Parts: The Clonus Horror, also known as Clonus, is a 1979 science fiction horror film about an isolated community in a remote desert area, where clones are bred to serve as a source of replacement organs for the wealthy and powerful.
It was a Myrl Schreibman production, executive produced by Walter Fiveson and produced by Myrl Schreibman and Robert Fiveson, directed by Robert Fiveson, and stars Dick Sargent as the laboratory director and Peter Graves as a corrupt politician. The production cost of the movie was $257,000.
As mentioned, the film takes place in an isolated desert compound called Clonus, where clones are bred to be used as replacement parts for the elite, including a soon to be president-elect Jeffrey Knight (Peter Graves).
The clones are kept isolated from the real world by workers of the colony, but are promised to be “accepted” to move to “America” after they have completed some type of physical training. After a group of clones are chosen to go to “America”, they are given a party and a farewell celebration with their fellow clones. The chosen clones are then taken to a lab where they are sedated and placed in an airtight plastic bag, and their bodies are frozen in order to preserve their organs for harvest.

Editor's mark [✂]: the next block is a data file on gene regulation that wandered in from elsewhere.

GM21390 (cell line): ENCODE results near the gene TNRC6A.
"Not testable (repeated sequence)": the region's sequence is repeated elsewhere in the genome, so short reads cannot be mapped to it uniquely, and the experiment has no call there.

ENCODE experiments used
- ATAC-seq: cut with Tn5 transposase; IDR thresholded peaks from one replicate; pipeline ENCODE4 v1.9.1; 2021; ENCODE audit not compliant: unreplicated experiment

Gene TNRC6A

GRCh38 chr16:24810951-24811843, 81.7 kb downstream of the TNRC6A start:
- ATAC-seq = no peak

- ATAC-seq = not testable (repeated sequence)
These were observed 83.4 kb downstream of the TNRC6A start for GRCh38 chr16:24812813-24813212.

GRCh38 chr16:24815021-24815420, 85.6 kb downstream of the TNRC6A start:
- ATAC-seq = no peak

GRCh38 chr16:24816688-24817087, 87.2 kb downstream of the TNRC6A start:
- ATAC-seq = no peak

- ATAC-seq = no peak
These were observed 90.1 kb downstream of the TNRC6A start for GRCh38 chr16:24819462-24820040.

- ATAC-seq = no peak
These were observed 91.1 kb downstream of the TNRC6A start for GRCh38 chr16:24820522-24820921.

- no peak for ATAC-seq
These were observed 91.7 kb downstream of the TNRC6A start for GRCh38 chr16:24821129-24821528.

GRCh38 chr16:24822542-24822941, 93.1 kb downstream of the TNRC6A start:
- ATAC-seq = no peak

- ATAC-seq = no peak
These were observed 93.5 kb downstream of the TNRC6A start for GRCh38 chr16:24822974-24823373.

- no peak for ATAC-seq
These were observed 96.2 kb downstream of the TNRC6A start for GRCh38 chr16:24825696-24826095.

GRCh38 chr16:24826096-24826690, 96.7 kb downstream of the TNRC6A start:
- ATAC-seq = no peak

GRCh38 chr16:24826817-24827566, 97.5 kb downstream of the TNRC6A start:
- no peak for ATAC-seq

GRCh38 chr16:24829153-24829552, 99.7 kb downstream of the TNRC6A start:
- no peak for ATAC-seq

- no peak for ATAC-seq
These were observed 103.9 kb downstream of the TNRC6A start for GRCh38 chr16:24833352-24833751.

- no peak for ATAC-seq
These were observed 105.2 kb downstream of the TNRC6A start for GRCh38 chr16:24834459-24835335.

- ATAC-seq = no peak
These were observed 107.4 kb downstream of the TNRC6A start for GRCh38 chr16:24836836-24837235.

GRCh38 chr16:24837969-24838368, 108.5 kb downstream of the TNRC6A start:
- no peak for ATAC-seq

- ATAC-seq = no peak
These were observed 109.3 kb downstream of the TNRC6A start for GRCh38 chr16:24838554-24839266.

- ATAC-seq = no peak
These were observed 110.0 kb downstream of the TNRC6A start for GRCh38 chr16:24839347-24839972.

The story surrounds one clone (Tim Donnelly) who begins to question the circumstances of his existence and eventually escapes the colony. Pursued by compound guards, the clone enters a nearby city. He is found by a retired journalist (Keenan Wynn) who takes him to his sponsor, who happens to be the brother of Jeffrey Knight. Knight’s brother, Richard (David Hooks), and his son (James Mantell), argue over what to do with the clone (who turns out to be the clone made for Richard himself).
Richard’s son returns the clone to the colony to reunite with his newly developed love interest (Paulette Breen), only to find a trap waiting for him; the clone is subsequently killed and frozen. Meanwhile, Knight, along with hired thugs of the Clonus project, arrive to interrogate Richard and his son, and both are murdered (along with the journalist who first discovered the clone) as part of Clonus’ cover-up.
Knight is seemingly killed in the ensuing struggle with his brother, but reappears the next day at a press conference, where he is stunned to find that the late journalist had managed to disseminate a secret tape to the news media, exposing the Clonus project.
NOTE: The big-budget 2005 DreamWorks production The Island, also about a colony that breeds clones to harvest organs for the elite, mirrors Clonus in a number of ways. The makers of Clonus filed suit, claiming copyright infringement. On August 25, 2006, the court presiding over this case ruled that it could proceed to trial. According to a 2007 interview with Clonus screenwriter Bob Sullivan, DreamWorks and Clonus Associates reached a settlement, the specific terms of which are sealed but was said to be a seven figure sum.
Categories: Cult Movies